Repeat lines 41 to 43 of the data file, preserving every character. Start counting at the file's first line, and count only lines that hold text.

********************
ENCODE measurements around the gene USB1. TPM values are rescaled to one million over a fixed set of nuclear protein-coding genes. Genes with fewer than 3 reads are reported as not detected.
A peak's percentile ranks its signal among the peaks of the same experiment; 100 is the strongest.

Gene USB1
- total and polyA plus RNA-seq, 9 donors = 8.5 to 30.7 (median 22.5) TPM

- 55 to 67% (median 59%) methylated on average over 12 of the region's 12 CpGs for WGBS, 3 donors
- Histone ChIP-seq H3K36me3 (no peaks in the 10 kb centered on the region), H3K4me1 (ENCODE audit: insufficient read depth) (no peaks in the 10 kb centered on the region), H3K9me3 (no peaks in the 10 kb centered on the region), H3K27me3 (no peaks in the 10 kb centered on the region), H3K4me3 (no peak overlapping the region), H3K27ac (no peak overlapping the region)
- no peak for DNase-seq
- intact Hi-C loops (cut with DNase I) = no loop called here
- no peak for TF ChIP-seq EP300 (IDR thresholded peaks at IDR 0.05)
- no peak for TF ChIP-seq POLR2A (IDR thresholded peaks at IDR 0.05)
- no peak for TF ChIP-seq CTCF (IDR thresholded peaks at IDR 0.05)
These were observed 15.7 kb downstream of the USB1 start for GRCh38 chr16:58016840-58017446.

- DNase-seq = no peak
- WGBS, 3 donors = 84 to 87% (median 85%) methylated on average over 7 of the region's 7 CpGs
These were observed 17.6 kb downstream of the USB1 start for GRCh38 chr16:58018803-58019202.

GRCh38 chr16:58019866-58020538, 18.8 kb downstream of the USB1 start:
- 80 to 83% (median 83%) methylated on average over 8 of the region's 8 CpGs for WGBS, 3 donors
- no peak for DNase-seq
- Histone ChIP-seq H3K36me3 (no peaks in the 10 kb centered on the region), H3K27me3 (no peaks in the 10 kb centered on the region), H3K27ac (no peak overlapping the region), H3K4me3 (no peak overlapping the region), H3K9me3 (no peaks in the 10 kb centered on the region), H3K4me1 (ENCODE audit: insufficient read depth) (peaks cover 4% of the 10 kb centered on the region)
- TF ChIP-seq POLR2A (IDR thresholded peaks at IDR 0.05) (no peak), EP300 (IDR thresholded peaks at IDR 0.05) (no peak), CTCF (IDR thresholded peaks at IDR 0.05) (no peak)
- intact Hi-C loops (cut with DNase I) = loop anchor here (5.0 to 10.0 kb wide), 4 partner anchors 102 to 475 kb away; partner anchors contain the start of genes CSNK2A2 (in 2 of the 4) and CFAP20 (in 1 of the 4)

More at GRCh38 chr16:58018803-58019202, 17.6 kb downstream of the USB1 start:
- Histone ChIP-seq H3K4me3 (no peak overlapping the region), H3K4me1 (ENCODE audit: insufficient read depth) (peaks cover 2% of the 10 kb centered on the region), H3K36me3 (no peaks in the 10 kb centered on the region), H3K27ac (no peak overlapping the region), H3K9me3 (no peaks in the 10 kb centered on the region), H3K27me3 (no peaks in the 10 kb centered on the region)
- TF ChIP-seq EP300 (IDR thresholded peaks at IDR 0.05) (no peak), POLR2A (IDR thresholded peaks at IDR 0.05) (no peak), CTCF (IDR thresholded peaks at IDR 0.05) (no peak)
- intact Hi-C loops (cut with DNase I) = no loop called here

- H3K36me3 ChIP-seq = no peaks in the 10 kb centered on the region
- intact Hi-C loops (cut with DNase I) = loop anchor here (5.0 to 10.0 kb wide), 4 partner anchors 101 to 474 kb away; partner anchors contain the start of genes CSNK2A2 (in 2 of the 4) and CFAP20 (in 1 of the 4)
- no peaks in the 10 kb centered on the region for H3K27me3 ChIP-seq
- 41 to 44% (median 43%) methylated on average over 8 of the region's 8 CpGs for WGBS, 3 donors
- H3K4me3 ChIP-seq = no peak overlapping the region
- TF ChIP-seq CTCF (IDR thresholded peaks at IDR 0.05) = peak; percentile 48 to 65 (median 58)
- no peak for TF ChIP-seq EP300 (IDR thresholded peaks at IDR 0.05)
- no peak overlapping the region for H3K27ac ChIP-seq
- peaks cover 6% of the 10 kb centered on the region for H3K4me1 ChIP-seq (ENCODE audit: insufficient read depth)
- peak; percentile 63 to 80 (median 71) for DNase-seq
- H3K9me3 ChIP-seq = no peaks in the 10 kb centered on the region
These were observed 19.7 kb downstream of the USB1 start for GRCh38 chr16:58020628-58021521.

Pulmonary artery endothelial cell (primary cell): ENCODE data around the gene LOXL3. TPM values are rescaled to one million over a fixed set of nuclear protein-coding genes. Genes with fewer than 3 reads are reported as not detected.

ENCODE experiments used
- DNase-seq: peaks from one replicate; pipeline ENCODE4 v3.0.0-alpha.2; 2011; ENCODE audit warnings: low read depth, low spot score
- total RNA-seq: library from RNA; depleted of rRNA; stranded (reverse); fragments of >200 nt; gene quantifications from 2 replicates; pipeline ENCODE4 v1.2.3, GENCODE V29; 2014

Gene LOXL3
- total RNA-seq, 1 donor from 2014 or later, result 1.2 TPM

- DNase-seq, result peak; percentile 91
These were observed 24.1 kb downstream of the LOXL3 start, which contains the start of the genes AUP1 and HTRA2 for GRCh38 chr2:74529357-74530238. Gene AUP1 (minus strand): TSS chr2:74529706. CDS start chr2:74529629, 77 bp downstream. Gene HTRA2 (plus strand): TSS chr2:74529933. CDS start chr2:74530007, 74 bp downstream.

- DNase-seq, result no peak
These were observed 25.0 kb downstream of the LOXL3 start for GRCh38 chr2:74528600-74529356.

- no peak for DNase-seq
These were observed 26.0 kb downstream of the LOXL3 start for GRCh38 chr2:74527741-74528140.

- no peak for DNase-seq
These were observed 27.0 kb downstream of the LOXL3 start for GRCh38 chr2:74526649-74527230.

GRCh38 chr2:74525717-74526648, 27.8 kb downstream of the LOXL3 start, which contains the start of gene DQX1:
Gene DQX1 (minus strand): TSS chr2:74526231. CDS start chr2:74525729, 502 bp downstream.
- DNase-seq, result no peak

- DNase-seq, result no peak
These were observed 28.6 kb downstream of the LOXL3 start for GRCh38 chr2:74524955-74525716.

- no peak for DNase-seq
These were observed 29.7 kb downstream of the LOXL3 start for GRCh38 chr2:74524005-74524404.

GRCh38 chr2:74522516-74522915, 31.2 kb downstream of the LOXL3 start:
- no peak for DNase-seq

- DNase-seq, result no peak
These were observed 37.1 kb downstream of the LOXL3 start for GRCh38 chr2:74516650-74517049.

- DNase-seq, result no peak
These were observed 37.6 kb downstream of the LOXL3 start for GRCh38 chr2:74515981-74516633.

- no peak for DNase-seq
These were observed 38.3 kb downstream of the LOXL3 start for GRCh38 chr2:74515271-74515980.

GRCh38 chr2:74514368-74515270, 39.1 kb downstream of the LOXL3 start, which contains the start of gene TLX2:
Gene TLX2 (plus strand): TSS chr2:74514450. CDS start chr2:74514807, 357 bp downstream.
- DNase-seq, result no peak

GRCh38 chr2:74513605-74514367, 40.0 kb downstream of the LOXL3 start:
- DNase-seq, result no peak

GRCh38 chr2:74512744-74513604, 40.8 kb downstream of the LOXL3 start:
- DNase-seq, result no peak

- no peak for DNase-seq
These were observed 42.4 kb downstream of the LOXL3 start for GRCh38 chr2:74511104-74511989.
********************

- total RNA-seq: library from RNA; depleted of rRNA; stranded (reverse); fragments of >200 nt; gene quantifications from 2 replicates; pipeline ENCODE4 v1.2.3, GENCODE V29; 2014

Gene LOXL3
- total RNA-seq, 1 donor from 2014 or later, result 1.2 TPM